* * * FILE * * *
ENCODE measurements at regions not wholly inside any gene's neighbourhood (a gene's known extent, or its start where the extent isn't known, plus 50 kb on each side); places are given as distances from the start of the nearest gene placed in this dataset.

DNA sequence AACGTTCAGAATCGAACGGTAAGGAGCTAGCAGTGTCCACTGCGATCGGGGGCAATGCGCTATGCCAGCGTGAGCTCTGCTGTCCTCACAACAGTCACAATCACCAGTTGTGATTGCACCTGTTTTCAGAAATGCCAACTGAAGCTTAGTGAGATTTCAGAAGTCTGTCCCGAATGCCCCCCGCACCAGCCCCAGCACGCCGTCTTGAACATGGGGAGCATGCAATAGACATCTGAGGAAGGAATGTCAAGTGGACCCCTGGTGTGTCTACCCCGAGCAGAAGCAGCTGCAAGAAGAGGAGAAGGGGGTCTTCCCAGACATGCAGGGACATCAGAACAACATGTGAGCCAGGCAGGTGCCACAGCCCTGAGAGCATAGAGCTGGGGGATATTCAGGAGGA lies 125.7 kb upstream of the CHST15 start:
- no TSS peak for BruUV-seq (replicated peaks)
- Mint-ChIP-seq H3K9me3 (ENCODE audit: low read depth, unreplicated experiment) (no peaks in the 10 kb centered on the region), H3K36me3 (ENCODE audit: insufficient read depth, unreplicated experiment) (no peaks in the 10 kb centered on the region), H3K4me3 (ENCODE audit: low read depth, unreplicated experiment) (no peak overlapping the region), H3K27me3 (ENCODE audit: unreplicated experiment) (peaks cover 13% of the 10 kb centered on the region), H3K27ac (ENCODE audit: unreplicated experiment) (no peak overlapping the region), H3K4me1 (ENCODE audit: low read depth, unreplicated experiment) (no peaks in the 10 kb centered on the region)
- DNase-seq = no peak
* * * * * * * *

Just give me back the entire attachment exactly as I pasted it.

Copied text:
ENCODE measurements at regions not wholly inside any gene's neighbourhood (a gene's known extent, or its start where the extent isn't known, plus 50 kb on each side); places are given as distances from the start of the nearest gene placed in this dataset.

DNA sequence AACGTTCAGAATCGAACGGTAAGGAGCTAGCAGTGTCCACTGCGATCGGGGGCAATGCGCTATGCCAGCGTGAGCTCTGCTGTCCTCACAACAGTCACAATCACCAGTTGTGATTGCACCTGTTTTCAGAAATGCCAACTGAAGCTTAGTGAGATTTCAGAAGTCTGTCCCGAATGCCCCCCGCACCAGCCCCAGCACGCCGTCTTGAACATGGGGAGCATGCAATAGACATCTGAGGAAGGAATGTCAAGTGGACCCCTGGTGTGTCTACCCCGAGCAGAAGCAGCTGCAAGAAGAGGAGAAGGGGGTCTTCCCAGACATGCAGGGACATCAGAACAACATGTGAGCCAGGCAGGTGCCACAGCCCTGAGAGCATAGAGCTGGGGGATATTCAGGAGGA lies 125.7 kb upstream of the CHST15 start:
- no TSS peak for BruUV-seq (replicated peaks)
- Mint-ChIP-seq H3K9me3 (ENCODE audit: low read depth, unreplicated experiment) (no peaks in the 10 kb centered on the region), H3K36me3 (ENCODE audit: insufficient read depth, unreplicated experiment) (no peaks in the 10 kb centered on the region), H3K4me3 (ENCODE audit: low read depth, unreplicated experiment) (no peak overlapping the region), H3K27me3 (ENCODE audit: unreplicated experiment) (peaks cover 13% of the 10 kb centered on the region), H3K27ac (ENCODE audit: unreplicated experiment) (no peak overlapping the region), H3K4me1 (ENCODE audit: low read depth, unreplicated experiment) (no peaks in the 10 kb centered on the region)
- DNase-seq = no peak